The day before yesterday, as I left my house to take the Bug for a walk, she suddenly made her snorting, high-spirited, "there-is-something-for-me-to-chase-in close-proximity" noise. She reared up and ran forward just a few feet barking and then stood with her head down at the right side of my neighbor's front doorstep. As I walked over to see what it was that so immediately grabbed her attention, I realized that she was sniffing some kind of large animal.
"Oh my God," I said out-loud. "Is that the neighbor's cat?" The long, smooth-coated body looked like that of a honey-colored, tortoiseshell tabby. But then I saw the head. And this thing was definitely not a cat. Its weasel-like face stared glassy-eyed toward the street, death making it unaware of the dog or me. And it was big, the size of a large cat or a small dog. And it was, definitely, DEAD.
"Let's go, Bug. . . now!" I said sternly to the dog, retracting her lease, suddenly worried that this animal may have died from some disease that my beloved pet might catch. And so we walked away from this large, dead creature only a few feet from my own front door. "What the hell do I do with that?" I thought to myself, at once grossed out by the dead animal and even more grossed out by the thought of its rotting corpse staying at the side my neighbors' doorstep unnoticed for too long.
Let's just put it right out there: I am not good with dead things. Of the things I've cared about, I have only experienced close proximity to death twice. When I was fifteen, I went to see my Nana at her visitation a couple days after she died. My aunt asked me if I wanted to give her a kiss. Instead, I dropped the bunch of burnt-orange dahlias I was holding into her coffin, careful not to actually touch the body, and bolted frightened and nauseous from the room. When my mother died suddenly at 50, my father wouldn't even let my brother and I go see her one last time after the emergency room docs declared her dead after working on her for more than an hour. And at her funeral, the coffin was closed.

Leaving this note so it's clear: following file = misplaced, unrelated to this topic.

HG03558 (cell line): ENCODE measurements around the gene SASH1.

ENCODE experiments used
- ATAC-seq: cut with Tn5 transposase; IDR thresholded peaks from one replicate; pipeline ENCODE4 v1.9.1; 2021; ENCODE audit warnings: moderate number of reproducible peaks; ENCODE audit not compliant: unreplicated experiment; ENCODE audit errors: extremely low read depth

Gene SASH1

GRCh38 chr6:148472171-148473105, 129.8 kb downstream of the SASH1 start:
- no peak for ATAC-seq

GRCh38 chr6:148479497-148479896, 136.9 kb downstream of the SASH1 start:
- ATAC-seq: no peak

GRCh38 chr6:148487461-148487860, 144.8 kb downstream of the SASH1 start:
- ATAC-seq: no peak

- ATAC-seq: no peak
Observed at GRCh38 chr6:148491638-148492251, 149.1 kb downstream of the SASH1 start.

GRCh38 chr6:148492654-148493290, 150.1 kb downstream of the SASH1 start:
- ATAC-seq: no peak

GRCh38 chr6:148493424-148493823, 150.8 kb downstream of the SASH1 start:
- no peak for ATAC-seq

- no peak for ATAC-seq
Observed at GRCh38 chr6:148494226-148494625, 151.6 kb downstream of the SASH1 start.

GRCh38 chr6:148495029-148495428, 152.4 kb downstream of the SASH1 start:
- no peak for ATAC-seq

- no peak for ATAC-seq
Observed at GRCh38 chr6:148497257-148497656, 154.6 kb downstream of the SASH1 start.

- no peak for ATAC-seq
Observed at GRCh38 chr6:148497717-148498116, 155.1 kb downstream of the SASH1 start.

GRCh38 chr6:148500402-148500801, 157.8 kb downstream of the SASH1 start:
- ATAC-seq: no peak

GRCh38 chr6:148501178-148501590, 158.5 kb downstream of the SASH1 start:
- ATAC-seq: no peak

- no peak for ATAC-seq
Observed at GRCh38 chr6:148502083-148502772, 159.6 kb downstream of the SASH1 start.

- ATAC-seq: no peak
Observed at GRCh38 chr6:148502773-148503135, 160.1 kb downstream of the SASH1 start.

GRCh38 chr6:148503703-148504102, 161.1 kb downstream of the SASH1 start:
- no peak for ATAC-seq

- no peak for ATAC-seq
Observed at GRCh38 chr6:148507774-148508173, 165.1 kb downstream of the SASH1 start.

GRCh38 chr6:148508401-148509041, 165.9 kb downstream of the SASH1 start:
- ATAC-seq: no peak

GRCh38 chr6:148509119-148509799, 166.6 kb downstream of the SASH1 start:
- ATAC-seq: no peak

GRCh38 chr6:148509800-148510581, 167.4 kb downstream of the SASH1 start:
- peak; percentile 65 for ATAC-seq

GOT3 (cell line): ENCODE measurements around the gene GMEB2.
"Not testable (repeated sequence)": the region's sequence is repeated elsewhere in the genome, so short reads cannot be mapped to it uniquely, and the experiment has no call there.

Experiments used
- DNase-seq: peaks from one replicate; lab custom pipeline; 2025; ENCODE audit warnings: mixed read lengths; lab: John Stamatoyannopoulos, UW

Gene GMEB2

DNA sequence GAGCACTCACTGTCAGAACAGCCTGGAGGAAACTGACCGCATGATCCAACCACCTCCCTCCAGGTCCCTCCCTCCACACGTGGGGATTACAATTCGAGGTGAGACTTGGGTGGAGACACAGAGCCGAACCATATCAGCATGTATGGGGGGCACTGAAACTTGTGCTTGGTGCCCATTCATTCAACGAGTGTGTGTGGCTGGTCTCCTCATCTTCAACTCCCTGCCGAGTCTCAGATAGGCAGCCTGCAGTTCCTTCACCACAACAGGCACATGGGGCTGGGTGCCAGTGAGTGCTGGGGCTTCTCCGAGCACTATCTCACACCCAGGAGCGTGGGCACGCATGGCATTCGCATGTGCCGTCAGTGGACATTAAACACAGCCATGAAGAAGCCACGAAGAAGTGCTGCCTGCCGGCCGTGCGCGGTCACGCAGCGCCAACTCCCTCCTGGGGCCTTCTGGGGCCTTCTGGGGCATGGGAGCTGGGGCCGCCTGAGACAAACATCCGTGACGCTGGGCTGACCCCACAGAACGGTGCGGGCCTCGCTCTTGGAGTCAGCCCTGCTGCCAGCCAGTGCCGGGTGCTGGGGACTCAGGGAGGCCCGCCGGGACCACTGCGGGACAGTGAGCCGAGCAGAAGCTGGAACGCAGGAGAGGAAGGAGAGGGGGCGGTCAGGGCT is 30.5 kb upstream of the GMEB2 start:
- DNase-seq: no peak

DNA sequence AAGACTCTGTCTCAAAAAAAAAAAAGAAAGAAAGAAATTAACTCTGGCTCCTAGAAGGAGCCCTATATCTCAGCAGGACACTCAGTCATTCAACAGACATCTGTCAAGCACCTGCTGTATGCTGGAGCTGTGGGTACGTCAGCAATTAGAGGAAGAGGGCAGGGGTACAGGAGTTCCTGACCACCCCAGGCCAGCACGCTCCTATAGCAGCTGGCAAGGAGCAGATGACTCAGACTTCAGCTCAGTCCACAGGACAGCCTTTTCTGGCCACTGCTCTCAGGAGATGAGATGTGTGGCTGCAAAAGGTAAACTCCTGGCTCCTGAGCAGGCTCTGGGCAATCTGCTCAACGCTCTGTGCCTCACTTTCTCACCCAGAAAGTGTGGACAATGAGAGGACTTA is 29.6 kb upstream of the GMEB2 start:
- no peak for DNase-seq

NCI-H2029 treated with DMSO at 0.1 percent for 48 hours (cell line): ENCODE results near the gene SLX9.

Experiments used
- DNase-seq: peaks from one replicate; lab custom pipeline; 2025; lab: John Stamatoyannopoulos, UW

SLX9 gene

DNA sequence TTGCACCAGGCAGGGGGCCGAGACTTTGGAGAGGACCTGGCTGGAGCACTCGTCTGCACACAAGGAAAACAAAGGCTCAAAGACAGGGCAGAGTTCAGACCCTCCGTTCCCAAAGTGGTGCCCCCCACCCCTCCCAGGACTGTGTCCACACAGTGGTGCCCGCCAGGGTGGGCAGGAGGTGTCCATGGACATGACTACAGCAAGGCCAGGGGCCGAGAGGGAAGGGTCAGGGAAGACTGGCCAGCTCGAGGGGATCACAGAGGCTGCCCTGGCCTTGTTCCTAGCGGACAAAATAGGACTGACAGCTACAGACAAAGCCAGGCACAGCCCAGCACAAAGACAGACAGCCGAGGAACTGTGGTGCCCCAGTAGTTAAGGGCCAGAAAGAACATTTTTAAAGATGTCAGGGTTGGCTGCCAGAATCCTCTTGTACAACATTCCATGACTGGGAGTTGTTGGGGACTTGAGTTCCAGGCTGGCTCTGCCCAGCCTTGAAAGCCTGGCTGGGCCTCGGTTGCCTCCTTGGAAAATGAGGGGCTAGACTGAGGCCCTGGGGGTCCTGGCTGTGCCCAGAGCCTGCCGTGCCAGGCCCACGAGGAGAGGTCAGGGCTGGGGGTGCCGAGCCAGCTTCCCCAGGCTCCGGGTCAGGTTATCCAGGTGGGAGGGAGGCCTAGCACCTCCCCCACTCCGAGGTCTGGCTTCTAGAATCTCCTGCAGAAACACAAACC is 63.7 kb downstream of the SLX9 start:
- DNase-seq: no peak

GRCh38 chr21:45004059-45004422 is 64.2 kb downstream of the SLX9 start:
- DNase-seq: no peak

Then a couple of years ago, my old cat Dee had to be put to sleep. She was almost 19 and her kidneys were failing. I sat with her for a long time on the couch before we left for the vets. I scratched her ears and petted her soft, white and carmel-colored fur and told her how much I loved her. Later, standing in the vet's treatment room, I had held her as she died. I was amazed at how quickly life left her body. How different she felt once her heart stopped beating. And the dividing line between life and death had only been a second. Maybe even a mili-second. She was here and then she was gone.
But the demise of less beloved creatures usually just made me plain sick to my stomach. The rats that died curled up in the insulation in our outdoor crawl-space were dealt with by Craze. I wouldn't even go near the basement entrance for months. And I once picked up the decapitated head of a small bird that had been kindly deposited right on our back doormat with a handful of paper towels, tossed it over the side of our deck, and then ran back into the house as quickly as possible, into the bathroom and promptly threw up my entire breakfast.
But getting beyond my stomach-churning dislike of all things deceased, one thing that was dead but not yet gone was this unspecified creature at my neighbor's door. And it had to be dealt with. . .promptly.
As is my typical modus operandi, I immediately took responsibility for solving the problem even though it wasn't on my property. And as Bug and I continued to walk along the sidewalks littered with fallen leaves, past houses decked out in Halloween ghoulishness, I couldn't get that thing out of my head. Was it a possum? But aren't possums white? Some kind of weasel, perhaps? But who's heard of wild weasels running the streets of Chicago? Its face looked a little bit like a fox, but it looked too small to be a fox. It was just a dead creature of unknown species, littering my neighborhood.